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Young Guns Inheriting the Photo Retail Crown


David Guidry in 2005.
David Guidry


David Guidry in his younger days.
David Guidry


Michelle Bogosian-Heckmann (r.) and mom, Kathy, run The Camera Shop.
Michelle Bogosian-Heckmann


David Sarber of Sarberís Camera.
David Sarber


David Sarber of Sarber's Camera as a youngster.
David Sarber


Liz Weidner
Liz Weidner


Liz Weidner and her younger year(second from right)
Liz Weidner


Todd Fitzgerald
Diane Berkenfeld


Tony Miresse
Tony Miresse


Tony Miresse working in the family business in his younger days.
Tony Miresse



Quite naturally, quality service has become the bread and butter of photo retail, more important than ever since the birth of digital; customers who buy from big-box stores are arriving at the doorsteps of dealers like Miresse seeking advice on using their new camera, accessories they need, and output options that are possible.

"I love it when a customer comes in and wants to know why half of the frame is black and the other is perfectly exposed, or why the relationship between the apertures and the shutter speeds is important," says Sarber. The ability to merge people skills with knowledge of the product is integral for retail success. According to Weidner, who inherited Woodward Camera, "One of the most notable changes made to photo retail is the ever-softening image of the intimidating camera store for consumers." Fueling this shift to a more enthusiast-friendly service is the widespread influx of "Jennifer" moms into photo retail shops-another piece to the modernizing puzzle that retailers of past generations never had to consider. "My vision is different than my father's; it is really focused on the service end of the business more so than on the product," says The Camera Shop's Bogosian-Heckmann.

Experience is key, and creating an atmosphere friendly to non-pros has been the goal of many of these retailers. "My sense is that we are more dialed in to the customer's experience as a valuable differentiator," says Guidry. "This has to do with the nature of today's brands. What we desire to sell to meet our aims is to subordinate to what our customers expect of us to help us meet theirs. Much of this isn't about the product at all; it's about the feeling."

As digital has taught us, this feeling can come in many different shapes and sizes. And according to Artcraft's Fitzgerald, that shape doesn't need to be dressed in a suit. "This is not the jacket-and-tie business of yesteryear," he explains. "I believe in, or at least I am, a more flannel-and-cargo-pants type of business owner, and I think that is a reflection of our management style. High-pressure meetings don't get the same results as they used to. We take a more Montessori approach to management."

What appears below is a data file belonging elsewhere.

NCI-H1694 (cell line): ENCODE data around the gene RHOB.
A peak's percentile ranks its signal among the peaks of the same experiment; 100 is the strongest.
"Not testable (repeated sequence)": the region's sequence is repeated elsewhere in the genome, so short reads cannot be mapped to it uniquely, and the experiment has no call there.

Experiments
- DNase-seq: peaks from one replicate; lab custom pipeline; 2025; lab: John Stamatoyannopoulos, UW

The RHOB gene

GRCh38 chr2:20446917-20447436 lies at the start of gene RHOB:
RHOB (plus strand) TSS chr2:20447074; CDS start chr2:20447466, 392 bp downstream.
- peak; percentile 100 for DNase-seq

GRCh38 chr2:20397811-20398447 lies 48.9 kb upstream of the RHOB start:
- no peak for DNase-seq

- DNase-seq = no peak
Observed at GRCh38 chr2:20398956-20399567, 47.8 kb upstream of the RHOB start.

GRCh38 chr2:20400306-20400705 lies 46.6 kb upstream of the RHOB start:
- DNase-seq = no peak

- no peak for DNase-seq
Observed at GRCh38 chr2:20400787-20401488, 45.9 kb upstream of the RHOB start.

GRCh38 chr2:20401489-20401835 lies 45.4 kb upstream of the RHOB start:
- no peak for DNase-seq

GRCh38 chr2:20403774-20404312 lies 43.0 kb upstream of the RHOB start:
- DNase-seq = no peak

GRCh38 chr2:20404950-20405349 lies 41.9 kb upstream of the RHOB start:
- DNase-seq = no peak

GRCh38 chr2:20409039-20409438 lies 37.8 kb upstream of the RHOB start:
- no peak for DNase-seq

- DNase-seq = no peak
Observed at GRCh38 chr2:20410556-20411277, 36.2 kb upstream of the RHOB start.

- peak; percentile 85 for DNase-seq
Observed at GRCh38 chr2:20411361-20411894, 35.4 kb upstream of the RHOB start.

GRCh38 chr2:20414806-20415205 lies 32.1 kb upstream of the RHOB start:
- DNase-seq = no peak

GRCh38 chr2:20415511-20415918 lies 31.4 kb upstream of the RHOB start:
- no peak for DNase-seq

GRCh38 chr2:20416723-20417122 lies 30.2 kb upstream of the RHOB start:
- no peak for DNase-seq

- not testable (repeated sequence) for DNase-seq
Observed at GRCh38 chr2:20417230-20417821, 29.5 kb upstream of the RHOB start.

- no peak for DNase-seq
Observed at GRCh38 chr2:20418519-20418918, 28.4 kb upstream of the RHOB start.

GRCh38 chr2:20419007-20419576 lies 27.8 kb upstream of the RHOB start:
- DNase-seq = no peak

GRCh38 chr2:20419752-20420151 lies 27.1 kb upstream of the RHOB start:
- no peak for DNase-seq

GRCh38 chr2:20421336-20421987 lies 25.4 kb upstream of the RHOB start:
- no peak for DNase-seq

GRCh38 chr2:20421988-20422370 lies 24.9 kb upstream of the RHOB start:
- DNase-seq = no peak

Easily Adapting to Change

The ability to move with the times is ostensibly one of the more advantageous qualities of youth-an idealistic open-mindedness that gives these owners a leg up against the competition. A fluid business model is essential to any entrepreneur these days, and Bogosian-Heckmann says that delegating responsibility to able-minded employees is one way she handled the digital shift. "I allow a lot more freedoms to the staff and managers and entrust them to make decisions, whereas my father always had to have the final say," she says. "I hire people who are looking to making this their career path; we pay competitively with other corporations. I expect a higher-caliber person who can think on his or her feet. We do a lot of training, beyond just typical product training, on how to carry yourself and address people properly."

And going beyond can sometimes mean renovating your shop's look. Fitzgerald went beyond the spartan ambiance of the old retail shop and opted for something a little more youthful: "What was once a white-walled camera shop is now more of a boutique. In addition to adding a digital lounge and custom framing, we have made our presence in our local community real."

An easily adaptable approach seems to be the greatest advantage these young guns express as their saving grace.

As for succession plans, most of these thirtysomethings have children still in grade school, and although they wouldn't mind seeing their children inherit their business, many want their progeny to do what impassions them. Sarber, however, already put his daughter to work: "My 11-year-old, Andrea, does work in the stores now, but on a very limited engagement; mostly she just harasses the employees there."

So, in the end, there is no "typical" story; the circumstances that led these "kids" to the business are varied. Now that they're here, though, the general consensus among our young guns is to do your best, change if need be, and accept the tides as they come. Oh, and one more thing: "Learn how to yell if it's important enough," advises Weidner.


   







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